Once spectators have their fill of soccer, they could hop over to the new ice hockey arena being built in an old Younkers department store at the Merle Hay Mall just a few miles from Drake University. The new 3,500-seat multi-use arena will serve as the new home for the Des Moines Buccaneers, a junior hockey franchise.
An existing Kohl’s site will be redeveloped as three additional sheets of ice and a training center. While the arena and additional space is designed for hockey use it will be able to accommodate medium-sized music and performance acts. Estimated costs for the conversion are $128 million.
The Merle Hay mall opened in 1959 and is the oldest regional shopping center in Iowa. Until recently, the mall was anchored by four main tenants: Sears, Target, Younkers, and Kohl’s. Within 45 days of each other, Sears and Younkers closed after 59 years of operation.
But new efforts are ushering in a revitalization of the mall and surrounding areas. The existing Sears building will be redeveloped as a new location for Kohl’s, a new hotel is being built, new retail opportunities abound, and potentially two housing projects will boost area traffic. Additionally, the ice arena is expected to be a regional draw to the Des Moines area since the next closest complex of its size is located in Blaine, MN, about 260 miles away.
Another project offering concrete benefits as well as 88,000 square feet of the cement type is the Lauridsen Skatepark opening on May 22, considered the largest open skatepark in the nation. The park offers the perfect convoluted surfaces for skaters to indulge in alley-oops, casperflips, aciddrops and many other spine-chilling tricks of the action sport.
The skatepark is of Olympic caliber and will host amateur through world-class professional events. It features a 38-foot-wide promenade as well as several unique characteristics exciting even to pro skaters, including a skateable art piece shaped in the letters WOW.
“With all of the other great events we host in our community we knew we could do this right,” says Angela Connolly, Polk County Supervisor. “This will become an economic boom.”
The park is free to all skaters, but revenues will come from the many competitions the park will host as well as the associated boon of increased tourism. Youth clinics and professional demonstrations will be held as well, boosting the visibility and buzz about the park.
“I’m so proud of our community for making this park become a reality,” says Connolly. “It doesn’t require kids to join a club, you don’t to pay to get access and there is not a one-time cost other than a skateboard and helmet.”
So far funding for the Lauridsen skatepark has come from a $500,000 state grant and a $1 million donation by the foundation of the same name. The remainder of the $6.1 million budget is coming from organizations and companies who are avid supporters of kids being outside and away from video games, TVs and electronic devices.
Skateparks are growing in popularity currently at about 3,500 throughout the country, according to the Skatepark Project, a nonprofit founded by renown skater Tony Hawkins. The organization contends that more cities need to include them in their communities. Many that have them point out that skateparks have decreased crime rates, increased tourism, and decreased damage to personal and public property.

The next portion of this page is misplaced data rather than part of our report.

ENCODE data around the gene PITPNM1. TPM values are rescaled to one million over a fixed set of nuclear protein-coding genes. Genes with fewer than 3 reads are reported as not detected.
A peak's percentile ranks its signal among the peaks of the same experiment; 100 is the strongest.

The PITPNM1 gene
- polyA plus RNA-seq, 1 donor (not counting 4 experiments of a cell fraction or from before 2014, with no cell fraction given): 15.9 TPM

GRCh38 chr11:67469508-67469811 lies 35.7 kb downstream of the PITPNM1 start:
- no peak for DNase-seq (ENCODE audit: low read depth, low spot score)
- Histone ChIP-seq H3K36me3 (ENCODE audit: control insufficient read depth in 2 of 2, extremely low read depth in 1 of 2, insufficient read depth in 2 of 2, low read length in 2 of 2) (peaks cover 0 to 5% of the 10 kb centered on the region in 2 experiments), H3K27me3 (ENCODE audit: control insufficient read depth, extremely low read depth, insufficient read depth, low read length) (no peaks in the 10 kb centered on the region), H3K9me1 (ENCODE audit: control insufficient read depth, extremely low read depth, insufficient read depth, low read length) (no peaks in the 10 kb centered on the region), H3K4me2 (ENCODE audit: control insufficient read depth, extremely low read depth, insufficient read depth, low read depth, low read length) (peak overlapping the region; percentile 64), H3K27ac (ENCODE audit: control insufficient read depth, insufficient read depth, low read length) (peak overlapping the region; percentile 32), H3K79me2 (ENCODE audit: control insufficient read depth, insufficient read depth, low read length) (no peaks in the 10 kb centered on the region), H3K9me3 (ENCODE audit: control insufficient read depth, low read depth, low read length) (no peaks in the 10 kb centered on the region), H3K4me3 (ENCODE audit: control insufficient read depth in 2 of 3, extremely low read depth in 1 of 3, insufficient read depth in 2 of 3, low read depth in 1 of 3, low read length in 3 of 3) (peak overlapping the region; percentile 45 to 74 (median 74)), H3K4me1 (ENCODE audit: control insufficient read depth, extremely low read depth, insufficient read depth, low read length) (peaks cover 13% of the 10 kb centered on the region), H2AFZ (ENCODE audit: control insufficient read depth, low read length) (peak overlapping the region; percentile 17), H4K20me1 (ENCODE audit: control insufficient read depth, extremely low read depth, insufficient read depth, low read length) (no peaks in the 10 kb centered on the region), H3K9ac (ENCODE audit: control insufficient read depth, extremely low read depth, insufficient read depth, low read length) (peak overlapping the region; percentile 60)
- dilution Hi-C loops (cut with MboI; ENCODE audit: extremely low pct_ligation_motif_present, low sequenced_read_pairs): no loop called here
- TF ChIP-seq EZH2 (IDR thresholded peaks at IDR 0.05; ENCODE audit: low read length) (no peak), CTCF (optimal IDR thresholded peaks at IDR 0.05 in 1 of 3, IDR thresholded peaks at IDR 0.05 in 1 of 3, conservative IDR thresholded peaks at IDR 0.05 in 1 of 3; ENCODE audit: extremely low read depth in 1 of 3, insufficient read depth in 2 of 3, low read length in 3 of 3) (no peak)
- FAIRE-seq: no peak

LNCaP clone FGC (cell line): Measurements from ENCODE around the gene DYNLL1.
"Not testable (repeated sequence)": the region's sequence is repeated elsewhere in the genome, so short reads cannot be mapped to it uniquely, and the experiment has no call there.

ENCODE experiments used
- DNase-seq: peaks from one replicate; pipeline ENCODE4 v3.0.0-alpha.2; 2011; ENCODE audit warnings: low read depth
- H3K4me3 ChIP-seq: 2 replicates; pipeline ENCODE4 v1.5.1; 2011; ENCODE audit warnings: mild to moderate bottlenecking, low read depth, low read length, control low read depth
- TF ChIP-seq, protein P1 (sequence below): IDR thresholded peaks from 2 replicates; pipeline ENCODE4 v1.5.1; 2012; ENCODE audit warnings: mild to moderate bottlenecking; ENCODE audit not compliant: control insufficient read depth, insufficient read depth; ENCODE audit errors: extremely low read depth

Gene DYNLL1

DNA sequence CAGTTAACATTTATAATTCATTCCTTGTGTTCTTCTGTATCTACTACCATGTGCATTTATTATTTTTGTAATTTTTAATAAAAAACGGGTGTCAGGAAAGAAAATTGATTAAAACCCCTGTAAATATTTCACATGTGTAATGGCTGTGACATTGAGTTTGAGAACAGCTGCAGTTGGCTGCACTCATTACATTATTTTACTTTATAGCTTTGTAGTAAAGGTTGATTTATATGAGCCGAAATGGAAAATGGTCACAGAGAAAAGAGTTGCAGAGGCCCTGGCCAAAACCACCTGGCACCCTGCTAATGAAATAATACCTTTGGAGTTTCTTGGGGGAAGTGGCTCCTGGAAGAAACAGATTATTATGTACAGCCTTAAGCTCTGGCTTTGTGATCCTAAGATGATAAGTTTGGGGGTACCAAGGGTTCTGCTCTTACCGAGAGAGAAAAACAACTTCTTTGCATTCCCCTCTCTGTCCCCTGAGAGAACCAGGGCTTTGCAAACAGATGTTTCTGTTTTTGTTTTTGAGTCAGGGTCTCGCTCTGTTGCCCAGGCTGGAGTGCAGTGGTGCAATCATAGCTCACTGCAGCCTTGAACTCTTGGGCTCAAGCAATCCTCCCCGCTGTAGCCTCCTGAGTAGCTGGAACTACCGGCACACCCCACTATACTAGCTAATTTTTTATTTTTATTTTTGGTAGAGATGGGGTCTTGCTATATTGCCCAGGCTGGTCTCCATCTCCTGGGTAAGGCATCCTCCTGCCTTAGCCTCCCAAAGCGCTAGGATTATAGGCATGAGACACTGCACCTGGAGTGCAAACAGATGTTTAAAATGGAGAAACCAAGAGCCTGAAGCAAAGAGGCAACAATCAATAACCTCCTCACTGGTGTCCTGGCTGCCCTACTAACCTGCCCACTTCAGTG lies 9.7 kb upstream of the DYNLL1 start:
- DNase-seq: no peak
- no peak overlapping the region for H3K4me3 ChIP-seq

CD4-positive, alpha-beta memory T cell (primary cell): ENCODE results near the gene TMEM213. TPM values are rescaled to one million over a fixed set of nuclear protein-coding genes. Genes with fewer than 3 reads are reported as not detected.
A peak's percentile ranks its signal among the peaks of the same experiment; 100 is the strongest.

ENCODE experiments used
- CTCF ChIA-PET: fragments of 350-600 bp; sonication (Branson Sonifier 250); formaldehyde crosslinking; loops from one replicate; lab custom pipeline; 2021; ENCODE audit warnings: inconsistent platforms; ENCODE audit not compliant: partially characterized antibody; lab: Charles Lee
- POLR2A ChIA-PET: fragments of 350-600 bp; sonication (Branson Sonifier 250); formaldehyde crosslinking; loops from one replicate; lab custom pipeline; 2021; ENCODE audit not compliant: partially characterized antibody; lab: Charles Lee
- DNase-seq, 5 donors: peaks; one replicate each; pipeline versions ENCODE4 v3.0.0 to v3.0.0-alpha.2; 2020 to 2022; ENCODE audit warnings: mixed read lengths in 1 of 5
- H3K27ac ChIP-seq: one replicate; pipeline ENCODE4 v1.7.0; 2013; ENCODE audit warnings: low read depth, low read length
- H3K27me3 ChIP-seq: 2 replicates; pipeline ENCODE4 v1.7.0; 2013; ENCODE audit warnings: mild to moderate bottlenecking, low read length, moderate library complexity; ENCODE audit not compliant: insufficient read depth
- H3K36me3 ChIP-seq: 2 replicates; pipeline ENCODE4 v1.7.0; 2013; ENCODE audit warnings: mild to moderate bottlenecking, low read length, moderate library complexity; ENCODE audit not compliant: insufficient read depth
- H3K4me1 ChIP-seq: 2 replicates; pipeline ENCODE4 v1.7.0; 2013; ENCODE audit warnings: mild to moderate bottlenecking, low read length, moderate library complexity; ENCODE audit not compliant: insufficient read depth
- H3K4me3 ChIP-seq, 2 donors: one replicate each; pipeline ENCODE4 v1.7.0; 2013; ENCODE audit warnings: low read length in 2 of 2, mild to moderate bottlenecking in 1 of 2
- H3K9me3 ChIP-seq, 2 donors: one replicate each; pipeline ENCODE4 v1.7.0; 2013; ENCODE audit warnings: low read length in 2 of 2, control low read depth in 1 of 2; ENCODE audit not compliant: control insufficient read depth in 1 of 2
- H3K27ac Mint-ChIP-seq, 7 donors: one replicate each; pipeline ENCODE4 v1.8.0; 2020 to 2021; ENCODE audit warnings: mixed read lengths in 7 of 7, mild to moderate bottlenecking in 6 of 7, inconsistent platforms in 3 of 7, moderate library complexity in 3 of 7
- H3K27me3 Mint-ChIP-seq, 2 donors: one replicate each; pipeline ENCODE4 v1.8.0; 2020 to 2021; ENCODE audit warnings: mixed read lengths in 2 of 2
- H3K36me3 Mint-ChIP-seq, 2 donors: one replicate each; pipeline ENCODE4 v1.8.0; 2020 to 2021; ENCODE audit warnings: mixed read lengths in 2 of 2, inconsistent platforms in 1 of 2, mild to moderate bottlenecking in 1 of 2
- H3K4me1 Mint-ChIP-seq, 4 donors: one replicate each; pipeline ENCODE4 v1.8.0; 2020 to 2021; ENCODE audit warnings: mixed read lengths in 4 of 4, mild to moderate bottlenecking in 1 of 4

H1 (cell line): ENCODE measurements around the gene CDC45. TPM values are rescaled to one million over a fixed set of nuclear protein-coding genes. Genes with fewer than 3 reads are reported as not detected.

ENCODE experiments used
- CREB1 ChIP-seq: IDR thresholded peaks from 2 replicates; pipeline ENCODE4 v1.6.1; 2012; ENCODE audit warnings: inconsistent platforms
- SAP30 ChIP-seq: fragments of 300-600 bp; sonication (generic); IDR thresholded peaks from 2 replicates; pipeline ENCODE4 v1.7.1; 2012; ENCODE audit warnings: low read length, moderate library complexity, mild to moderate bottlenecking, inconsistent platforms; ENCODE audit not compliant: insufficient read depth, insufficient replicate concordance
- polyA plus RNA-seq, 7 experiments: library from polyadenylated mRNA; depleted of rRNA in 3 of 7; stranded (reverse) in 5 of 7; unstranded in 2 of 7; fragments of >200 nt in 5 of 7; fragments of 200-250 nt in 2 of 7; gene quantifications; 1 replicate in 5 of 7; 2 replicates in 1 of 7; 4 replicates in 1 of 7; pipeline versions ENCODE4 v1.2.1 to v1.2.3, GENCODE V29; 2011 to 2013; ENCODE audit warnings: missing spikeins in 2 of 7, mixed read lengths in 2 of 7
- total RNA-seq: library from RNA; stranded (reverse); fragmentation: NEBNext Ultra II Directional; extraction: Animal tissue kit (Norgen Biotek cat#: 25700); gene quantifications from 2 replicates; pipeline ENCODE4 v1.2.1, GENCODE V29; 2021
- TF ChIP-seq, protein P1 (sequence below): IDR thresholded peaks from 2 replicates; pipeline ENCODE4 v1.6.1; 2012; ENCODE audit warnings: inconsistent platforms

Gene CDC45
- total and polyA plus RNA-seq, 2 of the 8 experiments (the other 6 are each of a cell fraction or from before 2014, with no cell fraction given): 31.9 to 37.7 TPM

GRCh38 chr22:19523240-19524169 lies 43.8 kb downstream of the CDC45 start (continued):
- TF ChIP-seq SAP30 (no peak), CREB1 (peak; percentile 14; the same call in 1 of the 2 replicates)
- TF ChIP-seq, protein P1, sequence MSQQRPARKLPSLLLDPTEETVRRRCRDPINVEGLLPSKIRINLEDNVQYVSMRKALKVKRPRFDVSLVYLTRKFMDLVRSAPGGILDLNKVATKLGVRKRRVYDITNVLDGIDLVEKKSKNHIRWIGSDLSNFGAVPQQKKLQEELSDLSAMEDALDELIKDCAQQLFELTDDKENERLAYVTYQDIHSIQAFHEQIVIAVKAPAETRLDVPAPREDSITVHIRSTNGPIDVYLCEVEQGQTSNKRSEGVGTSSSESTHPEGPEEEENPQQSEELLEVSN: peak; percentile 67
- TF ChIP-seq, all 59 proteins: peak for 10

For the skeptics, here is what the mayor of Carbondale, Colorado says about his city’s 13,300-square-foot skatepark. “The immediate response to our park was overwhelming. Both the youth of our town, and visitors alike bombard our new park each and every day. This is a huge economic boost for our town. Never underestimate the draw that a skatepark will have in your city.”
White Water Trails
With the limited number of activities available during Covid, the number of people on park trails in Des Moines tripled within the Polk County Conservation Park, according to Connolly. “Through our Conservation we have a lot of parks and trails. More people are on our trails no matter what the weather is. They are anxious to be outside because it was all you could really do during Covid.”
The city is banking on that sustained outdoor interest with a major effort to create white water trails within a 150-mile stretch of river to not only reawaken the community’s river roots but attract white water rafting aficionados from around the world.
So far, a $25 million build grant and matching private funding has been raised for the Central Iowa Water Trails project and ultimately is expected to be a major boost for Central Iowa.
According to initial studies conducted by the city, the trails are expected to create more than 150 full-time jobs and generate over $100 million in total direct spending over the first five years.
The first handful of what will be 88 access points opened last year (two in the downtown area) but the overall initiative, including eight different restoration projects, is expected to be completed over the next few years.
“A big piece of this project is about improving water quality,” notes Connolly. “We want to make sure while we invest in the water trails, we also establish water quality as an important part of it.”
The aspirations of Des Moines are in the right place. Whether it is in the water, on the soccer field, on concrete or on the ice, improving the quality of life for downtown residents as well as those from surrounding regions appears to be an overriding goal for the city.
For more information contact Al Setka at: AMSetka@dmgov.org